Political report - March 2003 Executive Committee meeting

By Andrew Murray

There is no need to exaggerate the historic significance of the times we are living in. As we meet, a year-long struggle against an Anglo-American attack against Iraq is reaching its climax.

That struggle has already proved historic in our own country. On February 15 in London and Glasgow we saw the largest demonstrations – by a very considerable margin – that have ever taken place in Britain. We have seen the largest back-bench rebellion against a government in more than 100 years of parliamentary history. And we have seen the TUC General Council come out against the war – at long last; the first time it has done so against a conflict in which Britain is going to participate for many years.

The International Crisis

The international crisis is proving historic in other respects, too. It is provoking the collapse of not one but two world orders at the same time. Firstly, it is putting the institutions which have embodied the post-world war two world under unprecedented stain, both those, like the United Nations, in which humanity has invested considerable hopes, and those like NATO and the European Union which have expressed more specifically the interests of imperialism alone. And the crisis also marks the end of the 1991 ‘new world order’, the illusion of a peaceful and stable domination of the world by a consortium of big powers, under the benevolent hegemony of the United States.

What is happening at the UN, within the EU, today is about far more than simply whether or not to launch a war against Iraq. It is the opening shots in a new struggle for global domination, triggered by the brazen drive of the present ultra-right administration in Washington to impose US hegemony on the world. This basic thrust is spelt out in all the documents of the Bush administration, and its targets include not just the so-called ‘axis of evil’ but also long-standing allies.

I will not deal here in any detail with the underlying economic impulses at work, largely because they were clearly spelt out by John Foster in his report to the executive committee last November. But it is important to note that this conflict arises in a context of deepening economic problems for all the major capitalist powers, problems which, I would argue, are more than merely cyclical.

They represent the exhaustion of those factors which powered the prolonged boom of the 1990s – the opening up of the former socialist countries, the introduction of new technology in production and services, the removal of most barriers to the free movement of capital globally. These factors permitted a great increase in the mass of surplus value and a general rise in the average rate of profit. But these factors are now to a large extent incorporated within the world capitalist economy – that is, they no longer provide significant opportunities for achieving super-profit, over and above the average rate.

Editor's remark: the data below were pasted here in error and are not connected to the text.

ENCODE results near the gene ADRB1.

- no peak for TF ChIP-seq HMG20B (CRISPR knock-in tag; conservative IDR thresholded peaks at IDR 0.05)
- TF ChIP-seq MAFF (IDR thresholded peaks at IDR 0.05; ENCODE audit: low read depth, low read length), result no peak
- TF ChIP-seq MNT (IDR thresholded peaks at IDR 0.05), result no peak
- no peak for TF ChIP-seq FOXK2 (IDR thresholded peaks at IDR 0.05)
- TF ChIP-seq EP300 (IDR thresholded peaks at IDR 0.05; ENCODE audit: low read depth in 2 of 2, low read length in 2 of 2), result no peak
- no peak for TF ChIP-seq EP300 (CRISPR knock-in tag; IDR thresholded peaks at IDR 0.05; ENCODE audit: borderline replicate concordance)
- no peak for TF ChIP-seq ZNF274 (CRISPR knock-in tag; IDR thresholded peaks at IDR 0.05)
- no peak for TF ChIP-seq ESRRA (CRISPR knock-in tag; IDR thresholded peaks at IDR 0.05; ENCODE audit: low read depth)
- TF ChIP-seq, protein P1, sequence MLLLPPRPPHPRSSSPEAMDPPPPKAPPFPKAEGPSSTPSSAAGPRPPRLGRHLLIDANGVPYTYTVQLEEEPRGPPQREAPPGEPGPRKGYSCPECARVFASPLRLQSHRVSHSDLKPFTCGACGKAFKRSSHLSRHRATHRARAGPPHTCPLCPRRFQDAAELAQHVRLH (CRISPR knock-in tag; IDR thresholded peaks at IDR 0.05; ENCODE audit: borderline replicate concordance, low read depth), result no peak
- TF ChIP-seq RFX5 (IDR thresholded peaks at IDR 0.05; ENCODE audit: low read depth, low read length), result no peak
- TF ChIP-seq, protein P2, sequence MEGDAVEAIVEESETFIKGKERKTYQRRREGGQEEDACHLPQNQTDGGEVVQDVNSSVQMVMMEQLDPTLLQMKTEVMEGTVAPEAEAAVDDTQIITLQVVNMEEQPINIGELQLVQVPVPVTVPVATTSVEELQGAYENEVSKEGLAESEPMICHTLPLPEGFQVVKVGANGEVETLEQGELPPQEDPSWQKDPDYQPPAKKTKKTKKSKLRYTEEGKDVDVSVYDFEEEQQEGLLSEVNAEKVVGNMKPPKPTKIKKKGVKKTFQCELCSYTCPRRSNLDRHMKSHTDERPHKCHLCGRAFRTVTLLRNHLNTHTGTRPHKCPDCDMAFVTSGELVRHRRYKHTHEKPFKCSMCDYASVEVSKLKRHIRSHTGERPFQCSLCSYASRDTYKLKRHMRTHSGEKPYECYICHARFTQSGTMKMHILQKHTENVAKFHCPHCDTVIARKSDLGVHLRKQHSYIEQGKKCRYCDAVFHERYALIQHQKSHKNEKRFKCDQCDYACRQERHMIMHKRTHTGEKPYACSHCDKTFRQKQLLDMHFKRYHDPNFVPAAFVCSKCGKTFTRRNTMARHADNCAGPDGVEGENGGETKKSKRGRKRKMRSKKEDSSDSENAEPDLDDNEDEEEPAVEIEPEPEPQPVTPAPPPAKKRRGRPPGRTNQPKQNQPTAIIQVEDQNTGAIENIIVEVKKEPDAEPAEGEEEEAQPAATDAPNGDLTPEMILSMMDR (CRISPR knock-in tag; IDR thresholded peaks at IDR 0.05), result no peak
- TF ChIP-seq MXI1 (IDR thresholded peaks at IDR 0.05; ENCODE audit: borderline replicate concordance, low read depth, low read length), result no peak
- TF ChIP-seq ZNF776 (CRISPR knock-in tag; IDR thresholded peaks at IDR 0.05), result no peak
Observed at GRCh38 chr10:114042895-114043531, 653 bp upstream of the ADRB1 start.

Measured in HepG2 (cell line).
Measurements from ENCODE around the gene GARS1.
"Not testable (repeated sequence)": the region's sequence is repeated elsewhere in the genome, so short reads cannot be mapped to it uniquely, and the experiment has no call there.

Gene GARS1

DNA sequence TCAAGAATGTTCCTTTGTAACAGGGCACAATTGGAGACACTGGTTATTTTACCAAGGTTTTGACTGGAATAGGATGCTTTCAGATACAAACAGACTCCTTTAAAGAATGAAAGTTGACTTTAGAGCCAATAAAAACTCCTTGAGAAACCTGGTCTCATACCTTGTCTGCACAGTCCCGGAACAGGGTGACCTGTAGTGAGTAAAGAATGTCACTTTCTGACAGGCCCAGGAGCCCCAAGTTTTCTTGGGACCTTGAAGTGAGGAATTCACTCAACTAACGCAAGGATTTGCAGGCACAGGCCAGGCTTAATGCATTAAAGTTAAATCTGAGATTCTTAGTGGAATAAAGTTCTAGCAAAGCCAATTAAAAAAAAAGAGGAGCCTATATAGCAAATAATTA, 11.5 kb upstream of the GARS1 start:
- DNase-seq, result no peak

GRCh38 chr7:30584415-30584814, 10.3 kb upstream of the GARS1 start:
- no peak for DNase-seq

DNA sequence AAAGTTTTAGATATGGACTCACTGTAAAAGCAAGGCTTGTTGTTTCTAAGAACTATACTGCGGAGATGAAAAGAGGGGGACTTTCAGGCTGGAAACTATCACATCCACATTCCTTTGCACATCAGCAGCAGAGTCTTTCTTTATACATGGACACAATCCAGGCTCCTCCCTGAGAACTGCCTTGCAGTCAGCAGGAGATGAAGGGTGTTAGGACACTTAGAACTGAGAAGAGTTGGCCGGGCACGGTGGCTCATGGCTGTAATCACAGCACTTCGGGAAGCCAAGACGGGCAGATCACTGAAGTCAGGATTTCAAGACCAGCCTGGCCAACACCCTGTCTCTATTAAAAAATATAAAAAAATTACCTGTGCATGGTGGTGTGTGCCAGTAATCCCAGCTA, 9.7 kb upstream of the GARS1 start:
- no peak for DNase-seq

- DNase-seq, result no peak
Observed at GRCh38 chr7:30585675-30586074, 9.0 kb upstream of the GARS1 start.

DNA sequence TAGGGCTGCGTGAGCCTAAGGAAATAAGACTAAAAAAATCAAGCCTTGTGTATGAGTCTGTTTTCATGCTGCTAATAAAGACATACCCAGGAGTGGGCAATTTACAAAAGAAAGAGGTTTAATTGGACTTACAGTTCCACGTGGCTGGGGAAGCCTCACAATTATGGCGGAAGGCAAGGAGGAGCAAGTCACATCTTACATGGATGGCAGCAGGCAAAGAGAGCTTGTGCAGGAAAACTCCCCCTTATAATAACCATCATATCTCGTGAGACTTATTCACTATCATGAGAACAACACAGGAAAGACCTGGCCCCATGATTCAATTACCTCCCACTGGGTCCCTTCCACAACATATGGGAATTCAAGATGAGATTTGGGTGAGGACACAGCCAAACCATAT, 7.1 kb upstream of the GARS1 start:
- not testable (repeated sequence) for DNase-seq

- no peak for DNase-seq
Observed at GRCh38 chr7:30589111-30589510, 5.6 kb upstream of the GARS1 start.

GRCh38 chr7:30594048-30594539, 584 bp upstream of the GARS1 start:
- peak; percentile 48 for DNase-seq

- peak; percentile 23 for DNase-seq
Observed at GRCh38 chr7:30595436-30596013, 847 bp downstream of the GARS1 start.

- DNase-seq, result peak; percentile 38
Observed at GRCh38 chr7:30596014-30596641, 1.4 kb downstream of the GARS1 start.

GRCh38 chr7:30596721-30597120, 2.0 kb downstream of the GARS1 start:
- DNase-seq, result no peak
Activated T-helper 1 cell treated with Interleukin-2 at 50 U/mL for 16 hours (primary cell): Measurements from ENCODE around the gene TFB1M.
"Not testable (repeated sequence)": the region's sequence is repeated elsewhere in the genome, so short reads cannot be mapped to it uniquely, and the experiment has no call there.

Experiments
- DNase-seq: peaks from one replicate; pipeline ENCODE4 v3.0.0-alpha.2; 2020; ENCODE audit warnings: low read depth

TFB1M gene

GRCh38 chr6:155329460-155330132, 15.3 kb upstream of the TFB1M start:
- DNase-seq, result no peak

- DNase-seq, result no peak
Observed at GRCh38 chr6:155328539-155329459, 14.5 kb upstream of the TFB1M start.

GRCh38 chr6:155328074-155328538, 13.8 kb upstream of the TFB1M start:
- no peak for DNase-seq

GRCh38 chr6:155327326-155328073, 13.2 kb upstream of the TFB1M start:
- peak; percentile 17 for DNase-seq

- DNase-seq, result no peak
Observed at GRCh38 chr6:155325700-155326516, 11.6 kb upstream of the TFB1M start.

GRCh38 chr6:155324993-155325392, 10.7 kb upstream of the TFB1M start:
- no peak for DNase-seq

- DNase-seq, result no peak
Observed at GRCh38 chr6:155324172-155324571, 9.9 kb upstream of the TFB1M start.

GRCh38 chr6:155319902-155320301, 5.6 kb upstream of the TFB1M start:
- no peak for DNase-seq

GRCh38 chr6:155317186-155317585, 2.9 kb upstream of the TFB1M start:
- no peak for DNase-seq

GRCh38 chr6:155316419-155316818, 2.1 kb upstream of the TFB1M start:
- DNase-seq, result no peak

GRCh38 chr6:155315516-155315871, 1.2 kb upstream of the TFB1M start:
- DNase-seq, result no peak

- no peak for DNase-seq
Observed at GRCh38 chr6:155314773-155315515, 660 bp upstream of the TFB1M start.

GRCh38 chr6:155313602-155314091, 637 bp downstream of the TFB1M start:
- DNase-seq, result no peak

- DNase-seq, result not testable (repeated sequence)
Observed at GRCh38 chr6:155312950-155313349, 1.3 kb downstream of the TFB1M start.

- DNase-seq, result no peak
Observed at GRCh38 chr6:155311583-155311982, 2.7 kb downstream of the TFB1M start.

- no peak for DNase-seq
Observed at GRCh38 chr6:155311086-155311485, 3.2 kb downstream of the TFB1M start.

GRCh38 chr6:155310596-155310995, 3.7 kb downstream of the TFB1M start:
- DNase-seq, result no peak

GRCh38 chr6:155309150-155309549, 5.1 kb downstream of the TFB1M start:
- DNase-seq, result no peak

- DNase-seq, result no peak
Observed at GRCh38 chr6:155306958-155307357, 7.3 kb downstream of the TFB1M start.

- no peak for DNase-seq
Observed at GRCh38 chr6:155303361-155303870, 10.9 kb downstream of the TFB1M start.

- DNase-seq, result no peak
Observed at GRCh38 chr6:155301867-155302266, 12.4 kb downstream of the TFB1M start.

We should note here that investment in Britain has already fallen to a forty-year low, in advance of the further dislocation war will bring. This will affect manufacturing jobs in particular. The working class in Britain will pay a heavy price, we should remember, for war.

The drive to seize command of the world economy in the interests of its own monopoly groups now propels the US government to seek to seize command of every corner of the world itself. This does not need any amplification in relation to the Middle East at present. But we should also be alert to the very real dangers in the Fareast and around Peoples Korea. The clear desire of the USA to effect ‘regime change’ in its second ‘axis of evil’ target could well provoke an armed clash there, too. Our Party has already made its basic position of solidarity with Peoples Korea clear.

What is just as striking is the rift that has opened up between the USA and Britain, on the one hand, and France and Germany on the other, with Russia more aligned at present with the latter group. The level of vitriol, the diplomatic stand-off, marks the worst state of inter-imperialist relations since 1945.

These are the harbingers of still more serious conflicts than those we face today. They show that the ‘unipolar’ world which has emerged since 1991, centred on US military supremacy does not merely embody US hegemony but at the same time undermines it by calling forth an increasingly assertive challenge to Washington’s policies among other powers now convinced that the US will look after its interests alone, rather than those of imperialism as a whole.

In the current crisis, this is shown by the actions being taken by the Bush group to undermine the unity of the EU, to prevent its emergence as an alternative pole of power in the world economy, something spelt out in Bush’s security doctrine. Hence the rounding up of the east European states into a bloc against France and Germany, hence the drive to force Turkey into the EU in order to weaken the Union’s cohesion. We do not wish to see the mergence of an EU superpower, nor do we want to replace a world with one great imperialist state by a world with several. But we should not the purpose and plan behind the attitude now being taken by Washington, with Britain’s support, towards European politics.